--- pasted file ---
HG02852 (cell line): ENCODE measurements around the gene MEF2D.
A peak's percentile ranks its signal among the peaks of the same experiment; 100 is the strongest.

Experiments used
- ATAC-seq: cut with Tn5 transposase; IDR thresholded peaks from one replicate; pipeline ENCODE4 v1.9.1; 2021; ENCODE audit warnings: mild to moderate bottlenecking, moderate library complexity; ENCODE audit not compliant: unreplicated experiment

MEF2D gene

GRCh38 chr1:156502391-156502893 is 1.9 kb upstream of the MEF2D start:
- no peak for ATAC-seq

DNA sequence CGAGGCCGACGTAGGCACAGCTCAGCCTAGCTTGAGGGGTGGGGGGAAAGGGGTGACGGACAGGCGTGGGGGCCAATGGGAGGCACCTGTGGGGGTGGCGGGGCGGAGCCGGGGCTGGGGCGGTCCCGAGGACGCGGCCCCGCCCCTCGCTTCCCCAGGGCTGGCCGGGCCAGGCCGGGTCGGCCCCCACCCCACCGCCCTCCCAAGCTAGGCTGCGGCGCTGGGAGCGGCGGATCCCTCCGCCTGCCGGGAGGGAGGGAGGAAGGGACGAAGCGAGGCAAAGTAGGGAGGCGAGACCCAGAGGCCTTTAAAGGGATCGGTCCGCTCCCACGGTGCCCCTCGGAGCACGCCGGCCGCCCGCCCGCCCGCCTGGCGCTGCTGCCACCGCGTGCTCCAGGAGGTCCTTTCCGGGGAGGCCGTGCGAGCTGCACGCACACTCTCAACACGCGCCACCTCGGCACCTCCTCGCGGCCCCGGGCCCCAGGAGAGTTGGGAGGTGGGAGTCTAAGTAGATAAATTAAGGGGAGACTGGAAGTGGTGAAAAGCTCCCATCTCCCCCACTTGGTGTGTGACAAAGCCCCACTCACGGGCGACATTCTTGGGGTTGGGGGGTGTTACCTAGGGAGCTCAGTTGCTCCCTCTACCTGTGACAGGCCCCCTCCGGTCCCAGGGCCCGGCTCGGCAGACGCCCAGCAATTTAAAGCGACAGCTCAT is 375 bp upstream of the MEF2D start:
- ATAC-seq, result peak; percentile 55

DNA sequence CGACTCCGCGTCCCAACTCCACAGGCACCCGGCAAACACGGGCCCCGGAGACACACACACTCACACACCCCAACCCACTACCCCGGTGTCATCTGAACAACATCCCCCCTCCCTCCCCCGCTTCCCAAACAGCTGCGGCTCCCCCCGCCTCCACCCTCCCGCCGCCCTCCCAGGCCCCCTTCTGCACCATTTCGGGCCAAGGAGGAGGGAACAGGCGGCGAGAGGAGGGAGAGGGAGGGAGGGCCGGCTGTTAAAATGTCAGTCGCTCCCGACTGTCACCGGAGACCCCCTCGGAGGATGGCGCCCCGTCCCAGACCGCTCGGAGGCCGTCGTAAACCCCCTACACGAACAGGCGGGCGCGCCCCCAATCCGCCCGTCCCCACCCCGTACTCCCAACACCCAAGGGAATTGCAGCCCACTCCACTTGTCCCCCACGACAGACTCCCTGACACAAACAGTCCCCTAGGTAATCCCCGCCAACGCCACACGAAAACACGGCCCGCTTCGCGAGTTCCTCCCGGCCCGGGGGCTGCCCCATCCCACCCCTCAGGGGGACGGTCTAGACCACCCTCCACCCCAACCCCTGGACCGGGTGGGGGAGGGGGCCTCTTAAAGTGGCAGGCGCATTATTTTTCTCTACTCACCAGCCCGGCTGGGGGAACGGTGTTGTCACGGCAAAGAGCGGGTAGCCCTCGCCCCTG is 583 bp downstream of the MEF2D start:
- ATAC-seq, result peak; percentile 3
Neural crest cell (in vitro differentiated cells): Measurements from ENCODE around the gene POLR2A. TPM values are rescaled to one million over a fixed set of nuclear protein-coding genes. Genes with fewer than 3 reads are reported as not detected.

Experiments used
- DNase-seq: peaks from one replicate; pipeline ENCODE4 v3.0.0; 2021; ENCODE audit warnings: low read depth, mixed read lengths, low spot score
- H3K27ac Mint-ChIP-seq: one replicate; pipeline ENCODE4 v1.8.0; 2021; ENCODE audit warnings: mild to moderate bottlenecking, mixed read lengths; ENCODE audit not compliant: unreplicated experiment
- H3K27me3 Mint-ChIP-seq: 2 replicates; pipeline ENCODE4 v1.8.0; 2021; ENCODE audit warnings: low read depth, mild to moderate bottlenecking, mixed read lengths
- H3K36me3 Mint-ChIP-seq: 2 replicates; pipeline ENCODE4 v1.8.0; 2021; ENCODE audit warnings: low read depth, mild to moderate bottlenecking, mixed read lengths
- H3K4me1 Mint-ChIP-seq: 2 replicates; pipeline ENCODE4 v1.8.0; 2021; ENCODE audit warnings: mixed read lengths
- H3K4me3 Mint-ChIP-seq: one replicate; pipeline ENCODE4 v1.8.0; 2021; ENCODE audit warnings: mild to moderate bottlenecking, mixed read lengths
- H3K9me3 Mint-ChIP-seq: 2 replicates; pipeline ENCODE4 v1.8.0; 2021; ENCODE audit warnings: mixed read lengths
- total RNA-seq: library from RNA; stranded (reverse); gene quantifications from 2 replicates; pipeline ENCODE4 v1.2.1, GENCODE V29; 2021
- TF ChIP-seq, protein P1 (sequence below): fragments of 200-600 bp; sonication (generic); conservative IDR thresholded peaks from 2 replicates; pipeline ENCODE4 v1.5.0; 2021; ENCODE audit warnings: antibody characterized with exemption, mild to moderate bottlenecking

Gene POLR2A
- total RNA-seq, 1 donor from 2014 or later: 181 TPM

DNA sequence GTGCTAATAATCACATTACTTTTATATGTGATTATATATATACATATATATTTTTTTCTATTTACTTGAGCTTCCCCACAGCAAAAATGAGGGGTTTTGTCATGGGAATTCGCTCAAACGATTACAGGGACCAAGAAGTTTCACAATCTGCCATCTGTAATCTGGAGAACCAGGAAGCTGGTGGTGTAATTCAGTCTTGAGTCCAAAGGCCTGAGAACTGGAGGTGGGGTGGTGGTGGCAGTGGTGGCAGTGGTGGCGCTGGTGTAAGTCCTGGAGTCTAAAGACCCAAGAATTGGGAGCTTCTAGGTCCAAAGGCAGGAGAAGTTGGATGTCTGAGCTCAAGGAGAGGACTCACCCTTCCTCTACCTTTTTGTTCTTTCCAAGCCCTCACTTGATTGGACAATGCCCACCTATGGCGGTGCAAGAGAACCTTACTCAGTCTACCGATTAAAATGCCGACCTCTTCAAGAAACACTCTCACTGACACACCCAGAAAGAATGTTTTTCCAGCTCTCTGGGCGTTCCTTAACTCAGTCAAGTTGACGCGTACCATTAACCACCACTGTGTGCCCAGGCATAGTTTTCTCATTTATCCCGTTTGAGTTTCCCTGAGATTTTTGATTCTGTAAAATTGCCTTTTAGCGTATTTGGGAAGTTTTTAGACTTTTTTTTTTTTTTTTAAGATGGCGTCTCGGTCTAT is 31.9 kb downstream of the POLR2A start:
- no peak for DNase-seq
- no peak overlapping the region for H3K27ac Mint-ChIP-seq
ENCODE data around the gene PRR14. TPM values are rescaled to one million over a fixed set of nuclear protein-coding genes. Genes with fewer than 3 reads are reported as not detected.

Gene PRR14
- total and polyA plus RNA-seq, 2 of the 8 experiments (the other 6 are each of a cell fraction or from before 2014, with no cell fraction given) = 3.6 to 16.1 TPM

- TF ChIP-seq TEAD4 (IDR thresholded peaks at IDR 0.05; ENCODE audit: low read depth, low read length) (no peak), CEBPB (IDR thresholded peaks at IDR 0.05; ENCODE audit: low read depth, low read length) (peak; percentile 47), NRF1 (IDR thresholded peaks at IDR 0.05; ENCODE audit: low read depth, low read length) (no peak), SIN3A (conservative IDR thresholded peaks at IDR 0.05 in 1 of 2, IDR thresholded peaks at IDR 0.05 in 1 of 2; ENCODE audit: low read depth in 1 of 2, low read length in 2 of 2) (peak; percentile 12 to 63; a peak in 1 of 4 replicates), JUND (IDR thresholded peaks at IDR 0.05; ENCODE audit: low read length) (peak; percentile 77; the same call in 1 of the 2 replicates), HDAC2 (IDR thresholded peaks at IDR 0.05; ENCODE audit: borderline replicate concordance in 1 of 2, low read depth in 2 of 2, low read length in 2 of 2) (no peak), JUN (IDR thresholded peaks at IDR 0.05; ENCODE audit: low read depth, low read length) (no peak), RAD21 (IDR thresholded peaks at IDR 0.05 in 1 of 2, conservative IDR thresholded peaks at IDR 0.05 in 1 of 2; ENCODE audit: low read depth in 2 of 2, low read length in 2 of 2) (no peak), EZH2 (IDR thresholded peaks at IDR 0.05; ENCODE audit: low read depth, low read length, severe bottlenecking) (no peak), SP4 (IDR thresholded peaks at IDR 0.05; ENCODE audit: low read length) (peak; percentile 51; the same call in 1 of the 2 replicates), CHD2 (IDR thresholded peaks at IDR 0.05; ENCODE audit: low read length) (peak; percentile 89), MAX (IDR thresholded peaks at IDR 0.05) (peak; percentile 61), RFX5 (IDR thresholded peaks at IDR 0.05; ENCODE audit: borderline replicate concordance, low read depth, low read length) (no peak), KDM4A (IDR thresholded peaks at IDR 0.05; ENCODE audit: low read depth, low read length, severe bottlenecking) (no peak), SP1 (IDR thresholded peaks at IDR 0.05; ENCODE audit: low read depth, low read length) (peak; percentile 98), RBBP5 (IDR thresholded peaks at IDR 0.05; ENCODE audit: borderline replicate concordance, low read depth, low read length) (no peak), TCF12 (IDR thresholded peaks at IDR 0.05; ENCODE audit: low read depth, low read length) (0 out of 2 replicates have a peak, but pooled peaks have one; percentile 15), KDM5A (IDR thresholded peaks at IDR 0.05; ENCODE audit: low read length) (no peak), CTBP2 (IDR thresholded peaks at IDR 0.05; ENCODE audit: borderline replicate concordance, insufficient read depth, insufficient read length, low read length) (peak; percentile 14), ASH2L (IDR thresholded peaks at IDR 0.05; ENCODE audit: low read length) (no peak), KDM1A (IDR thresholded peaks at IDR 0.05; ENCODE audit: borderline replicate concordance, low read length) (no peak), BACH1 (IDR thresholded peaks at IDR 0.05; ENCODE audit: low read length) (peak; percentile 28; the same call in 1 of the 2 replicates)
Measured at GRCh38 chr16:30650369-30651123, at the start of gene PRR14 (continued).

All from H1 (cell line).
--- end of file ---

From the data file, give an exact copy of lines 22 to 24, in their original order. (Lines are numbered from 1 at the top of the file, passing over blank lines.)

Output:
- TF ChIP-seq, protein P1 (sequence below): fragments of 200-600 bp; sonication (generic); conservative IDR thresholded peaks from 2 replicates; pipeline ENCODE4 v1.5.0; 2021; ENCODE audit warnings: antibody characterized with exemption, mild to moderate bottlenecking

Gene POLR2A
- total RNA-seq, 1 donor from 2014 or later: 181 TPM